The Cosmic Breath of Jean-Noel Chazelle By Estelle Arielle Bouchet

Jean-Noël Chazelle's work, quite as both "el" of his

 name, who chant at once a creative space where the

 Sacred is relieved by the double root " El ", the Hebraic

 naming of God, transposes us into a journey of

 freedom and space among the cosmic breath of a 

universal consciousness, free from any rational, ground 

and uncluttered constraint of any ancestral suffering,

 pathos recurring and egotique which has for unique 

destination the confinement and the fold on one in the

 fear of the other one and of tomorrow.

The work of Jean-Noël Chazelle is situated to the

 antipodes of such a fear
Such a cosmic flight, suggested also by the homophony 

of both wings of his name, baudelairien and inspired 


" The Poet is the similar to the Prince of Thick clouds

Which haunts the storm and laughs at the archer ",

The artist revisits the big myths which populated our 

civilizations to update them and make them live again

 in the infinity so bringing to light the unchanging and 

eternal character Metaphysical questions. Horus facing

 vacuity welcomes us in this aesthetics the dramatic art

 of which draws its strength from the balance between

 the space and the material, the shade and the light in

 Interior Life-Exterior Life.

The Main part being in the Invisible this space,

 metaphor prégnante of the Invisible and some Ether 

where so many messages are audible for the one who

 knows how to listen to, so drawing from the 

inexhaustible and pure source of the ataraxie and the 


The material, as for her embodies this feminine 

strength and parent in incandescent chromatic codes 

(red, his, now, pink tyrien) being able to announce also

 unverifiable elements and in fury if we do not respect

 the Nature and its foundations. The artist Jean-Noël,

 such a modern and learned alchemist, cheek of these 

understandable and shows us that everything is 

possible, everything is still recoverable and it in spite of 

the Japanese seïsme, The blackness of a nuclear threat

 which would make, in a definitive way, the human fate

 fall towards a ground hell.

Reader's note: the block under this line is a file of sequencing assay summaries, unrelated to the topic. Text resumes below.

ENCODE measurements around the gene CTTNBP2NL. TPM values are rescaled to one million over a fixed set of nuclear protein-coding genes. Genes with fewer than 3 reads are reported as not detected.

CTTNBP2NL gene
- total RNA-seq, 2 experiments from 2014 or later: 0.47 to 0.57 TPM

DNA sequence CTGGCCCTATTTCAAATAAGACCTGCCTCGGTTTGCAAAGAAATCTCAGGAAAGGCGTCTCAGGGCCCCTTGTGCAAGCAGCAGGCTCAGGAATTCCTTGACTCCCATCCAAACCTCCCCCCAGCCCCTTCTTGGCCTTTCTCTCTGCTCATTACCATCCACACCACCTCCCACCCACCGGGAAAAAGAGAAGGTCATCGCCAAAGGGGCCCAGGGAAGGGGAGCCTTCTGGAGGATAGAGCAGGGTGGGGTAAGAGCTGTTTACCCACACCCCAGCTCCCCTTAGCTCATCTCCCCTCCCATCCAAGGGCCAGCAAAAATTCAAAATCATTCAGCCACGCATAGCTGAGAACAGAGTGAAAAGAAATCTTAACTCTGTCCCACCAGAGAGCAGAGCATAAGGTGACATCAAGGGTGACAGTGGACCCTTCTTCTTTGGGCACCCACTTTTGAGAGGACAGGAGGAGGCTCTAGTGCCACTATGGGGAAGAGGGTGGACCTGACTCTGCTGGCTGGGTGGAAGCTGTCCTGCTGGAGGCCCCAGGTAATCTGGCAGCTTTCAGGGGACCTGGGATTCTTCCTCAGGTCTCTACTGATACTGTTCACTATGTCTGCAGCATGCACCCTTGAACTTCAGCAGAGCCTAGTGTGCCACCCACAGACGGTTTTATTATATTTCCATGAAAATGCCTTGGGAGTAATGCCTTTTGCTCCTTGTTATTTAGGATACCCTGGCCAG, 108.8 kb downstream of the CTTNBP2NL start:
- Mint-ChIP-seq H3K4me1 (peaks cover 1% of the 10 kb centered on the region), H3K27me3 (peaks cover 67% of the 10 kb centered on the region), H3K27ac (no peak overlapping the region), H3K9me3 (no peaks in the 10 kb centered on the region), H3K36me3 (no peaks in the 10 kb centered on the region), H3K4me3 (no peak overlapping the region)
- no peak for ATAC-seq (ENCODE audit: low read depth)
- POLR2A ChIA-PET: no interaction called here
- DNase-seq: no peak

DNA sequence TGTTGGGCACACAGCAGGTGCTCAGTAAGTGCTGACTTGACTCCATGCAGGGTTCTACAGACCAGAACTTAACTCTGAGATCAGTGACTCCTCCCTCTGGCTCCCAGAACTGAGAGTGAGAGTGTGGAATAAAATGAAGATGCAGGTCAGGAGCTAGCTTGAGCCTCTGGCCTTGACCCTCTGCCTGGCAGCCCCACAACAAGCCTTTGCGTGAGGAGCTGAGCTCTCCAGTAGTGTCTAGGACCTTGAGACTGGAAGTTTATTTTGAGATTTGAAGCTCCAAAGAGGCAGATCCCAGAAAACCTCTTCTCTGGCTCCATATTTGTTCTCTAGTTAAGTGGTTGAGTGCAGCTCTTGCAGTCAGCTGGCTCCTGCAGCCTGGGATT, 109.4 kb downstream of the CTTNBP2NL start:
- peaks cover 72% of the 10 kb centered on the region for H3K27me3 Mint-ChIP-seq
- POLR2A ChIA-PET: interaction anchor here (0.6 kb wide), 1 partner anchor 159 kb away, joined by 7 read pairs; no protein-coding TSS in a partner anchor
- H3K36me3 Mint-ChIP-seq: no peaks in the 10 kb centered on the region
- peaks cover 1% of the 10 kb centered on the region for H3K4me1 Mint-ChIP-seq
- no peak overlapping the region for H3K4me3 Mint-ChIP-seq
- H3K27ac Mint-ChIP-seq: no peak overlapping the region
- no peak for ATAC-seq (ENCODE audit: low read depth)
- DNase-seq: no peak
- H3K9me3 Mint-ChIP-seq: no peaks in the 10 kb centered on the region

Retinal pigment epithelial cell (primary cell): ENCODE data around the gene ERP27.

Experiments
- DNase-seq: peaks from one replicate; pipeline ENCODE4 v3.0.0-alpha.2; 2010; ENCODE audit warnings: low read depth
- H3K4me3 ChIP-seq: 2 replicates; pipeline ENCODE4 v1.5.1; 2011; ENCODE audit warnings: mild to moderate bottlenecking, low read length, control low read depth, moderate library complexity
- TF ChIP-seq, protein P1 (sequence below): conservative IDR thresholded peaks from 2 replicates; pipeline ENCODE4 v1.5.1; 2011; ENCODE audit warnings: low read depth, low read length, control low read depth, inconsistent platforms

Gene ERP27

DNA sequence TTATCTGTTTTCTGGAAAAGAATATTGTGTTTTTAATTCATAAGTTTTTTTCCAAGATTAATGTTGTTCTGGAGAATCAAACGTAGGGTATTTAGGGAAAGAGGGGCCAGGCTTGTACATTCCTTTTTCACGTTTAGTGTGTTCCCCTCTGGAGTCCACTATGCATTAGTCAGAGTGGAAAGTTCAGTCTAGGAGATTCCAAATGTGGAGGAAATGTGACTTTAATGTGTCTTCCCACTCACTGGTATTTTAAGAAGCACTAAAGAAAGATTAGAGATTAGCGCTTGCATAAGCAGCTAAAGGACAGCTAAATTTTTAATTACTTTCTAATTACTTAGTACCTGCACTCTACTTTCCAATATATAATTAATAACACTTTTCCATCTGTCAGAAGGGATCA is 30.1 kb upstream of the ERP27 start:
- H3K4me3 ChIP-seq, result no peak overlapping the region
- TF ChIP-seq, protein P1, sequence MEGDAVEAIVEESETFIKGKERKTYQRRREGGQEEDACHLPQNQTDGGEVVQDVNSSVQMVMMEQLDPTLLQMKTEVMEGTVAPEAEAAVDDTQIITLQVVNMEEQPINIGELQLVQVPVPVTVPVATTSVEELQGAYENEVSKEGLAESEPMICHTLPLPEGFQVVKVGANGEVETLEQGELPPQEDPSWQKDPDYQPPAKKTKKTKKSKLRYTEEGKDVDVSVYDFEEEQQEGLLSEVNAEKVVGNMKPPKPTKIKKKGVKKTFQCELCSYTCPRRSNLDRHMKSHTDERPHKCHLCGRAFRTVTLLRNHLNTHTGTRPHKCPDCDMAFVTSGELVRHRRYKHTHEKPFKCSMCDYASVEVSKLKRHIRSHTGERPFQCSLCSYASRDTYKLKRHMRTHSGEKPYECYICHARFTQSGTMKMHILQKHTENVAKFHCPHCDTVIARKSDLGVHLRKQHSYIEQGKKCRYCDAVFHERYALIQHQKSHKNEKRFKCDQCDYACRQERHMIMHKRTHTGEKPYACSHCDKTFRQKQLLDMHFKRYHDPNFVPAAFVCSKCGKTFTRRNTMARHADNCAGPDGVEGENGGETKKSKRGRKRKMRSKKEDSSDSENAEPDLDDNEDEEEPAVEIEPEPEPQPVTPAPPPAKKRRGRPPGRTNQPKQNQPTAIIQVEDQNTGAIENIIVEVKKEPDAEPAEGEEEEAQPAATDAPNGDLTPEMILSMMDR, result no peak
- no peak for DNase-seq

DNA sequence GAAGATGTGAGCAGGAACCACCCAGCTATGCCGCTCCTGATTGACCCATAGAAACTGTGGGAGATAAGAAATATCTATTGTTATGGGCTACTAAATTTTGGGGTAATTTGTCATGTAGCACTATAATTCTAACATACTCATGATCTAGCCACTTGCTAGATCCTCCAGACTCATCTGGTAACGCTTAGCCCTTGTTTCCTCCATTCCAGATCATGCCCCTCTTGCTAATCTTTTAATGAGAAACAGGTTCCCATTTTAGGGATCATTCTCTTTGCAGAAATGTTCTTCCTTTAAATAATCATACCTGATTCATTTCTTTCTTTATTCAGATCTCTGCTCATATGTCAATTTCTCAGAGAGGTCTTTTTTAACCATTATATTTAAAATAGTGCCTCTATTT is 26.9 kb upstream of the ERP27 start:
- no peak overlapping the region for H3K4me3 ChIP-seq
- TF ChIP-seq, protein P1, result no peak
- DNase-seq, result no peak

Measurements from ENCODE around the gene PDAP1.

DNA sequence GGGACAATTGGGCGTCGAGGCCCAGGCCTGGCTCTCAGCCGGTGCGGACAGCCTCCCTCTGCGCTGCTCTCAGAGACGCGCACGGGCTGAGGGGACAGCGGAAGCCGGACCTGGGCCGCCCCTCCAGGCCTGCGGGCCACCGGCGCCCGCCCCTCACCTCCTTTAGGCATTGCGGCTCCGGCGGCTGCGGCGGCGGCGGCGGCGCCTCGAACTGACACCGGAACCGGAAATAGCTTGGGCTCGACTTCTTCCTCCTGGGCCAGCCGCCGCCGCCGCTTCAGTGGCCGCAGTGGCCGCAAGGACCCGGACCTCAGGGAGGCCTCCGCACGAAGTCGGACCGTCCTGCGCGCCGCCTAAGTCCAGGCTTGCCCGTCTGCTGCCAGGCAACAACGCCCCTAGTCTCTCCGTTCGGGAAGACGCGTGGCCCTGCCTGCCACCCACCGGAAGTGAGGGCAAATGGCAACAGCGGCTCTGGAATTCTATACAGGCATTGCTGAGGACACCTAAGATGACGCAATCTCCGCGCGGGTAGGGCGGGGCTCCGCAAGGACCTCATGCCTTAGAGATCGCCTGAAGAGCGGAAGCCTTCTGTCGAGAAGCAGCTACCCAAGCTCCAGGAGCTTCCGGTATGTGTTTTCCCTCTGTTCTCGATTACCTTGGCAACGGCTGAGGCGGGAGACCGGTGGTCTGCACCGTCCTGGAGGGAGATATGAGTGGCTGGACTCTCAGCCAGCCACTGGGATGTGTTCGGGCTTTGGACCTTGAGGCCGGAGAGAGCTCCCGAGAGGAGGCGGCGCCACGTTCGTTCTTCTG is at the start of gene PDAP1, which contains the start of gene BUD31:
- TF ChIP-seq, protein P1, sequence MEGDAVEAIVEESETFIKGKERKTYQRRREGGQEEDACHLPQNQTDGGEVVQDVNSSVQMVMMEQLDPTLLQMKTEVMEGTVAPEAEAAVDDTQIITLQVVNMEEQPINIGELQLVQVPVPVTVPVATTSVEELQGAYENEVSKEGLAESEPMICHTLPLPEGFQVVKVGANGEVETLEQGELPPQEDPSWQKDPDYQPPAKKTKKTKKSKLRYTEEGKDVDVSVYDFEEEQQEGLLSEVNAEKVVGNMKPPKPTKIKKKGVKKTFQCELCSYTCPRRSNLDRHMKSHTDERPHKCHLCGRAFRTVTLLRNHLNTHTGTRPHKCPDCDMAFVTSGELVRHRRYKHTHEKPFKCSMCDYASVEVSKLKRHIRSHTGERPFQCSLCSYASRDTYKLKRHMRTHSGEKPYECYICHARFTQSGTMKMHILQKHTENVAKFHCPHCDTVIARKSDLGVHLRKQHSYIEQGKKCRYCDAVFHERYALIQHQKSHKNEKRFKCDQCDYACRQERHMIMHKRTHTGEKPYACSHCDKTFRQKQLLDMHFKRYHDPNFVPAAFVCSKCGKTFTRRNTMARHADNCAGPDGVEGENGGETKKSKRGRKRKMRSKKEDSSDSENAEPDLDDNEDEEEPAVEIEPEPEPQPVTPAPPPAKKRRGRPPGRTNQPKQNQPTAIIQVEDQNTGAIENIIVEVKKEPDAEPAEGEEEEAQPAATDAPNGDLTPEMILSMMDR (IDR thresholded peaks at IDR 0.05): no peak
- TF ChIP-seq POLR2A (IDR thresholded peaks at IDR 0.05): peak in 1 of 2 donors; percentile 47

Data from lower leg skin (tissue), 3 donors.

This freedom outside any dogmatism and the divine 

gasoline of which is suggested by the visionary volutes

 and the layouts inspired by its works draws its

 strength from this maieutics in the Socratic sense of 

the term, looking indefatigably in the balance between 

the material(subject) and the space for an answer to 

our existential questions and to the fate of the human


As Horus in this initiatory and sublime journey finding

 its strength and its unity in the breath of love of Isis

, embodying the feminine strength of our Earth,

 Chazelle is rash. The chromatic load and the

 dramaturgic strength of its work is already in itself an 

incantation towards the Divine and an Invitation in the 

Journey, that of the Universe more adapted to the man

 in its humanity and its quest of balance and love.

         Le souffle cosmique de Jean-Noël Chazelle 
                  Par Estelle Arielle Bouchet

L’œuvre de Jean-Noël Chazelle, tout comme les deux « el » de son nom, qui scandent d’emblée un espace créatif où le Sacré  est relayé par la double racine « El », dénomination hébraïque de Dieu, nous transpose dans un voyage de liberté et d’espace parmi le souffle cosmique d’une conscience universelle, libérée de toute contrainte rationnelle et terrestre, épurée de toute souffrance ancestrale, pathos récurrent et egotique qui a pour unique destination l’enfermement et le repli sur soi dans la peur de l’autre et de demain.

 Le travail de Jean-Noël Chazelle se situe aux antipodes d’une telle crainte.Tel un envol cosmique, suggéré aussi par l’homophonie des deux ailes de son nom, Albatros baudelairien et inspiré :

« Le Poète est pareil au Prince des Nuées
Qui hante la tempête et se rit de l’archer »,

  l’artiste revisite les grands mythes qui ont peuplé nos civilisations pour les réactualiser et les faire revivre à l’infini mettant ainsi en lumière le caractère immuable et éternel des questions métaphysiques. Horus facing vacuity nous accueille dans cette esthétique dont la dramaturgie puise sa force dans le balancement entre le vide et la matière, l’ombre et la lumière dans Interior Life-Exterior Life.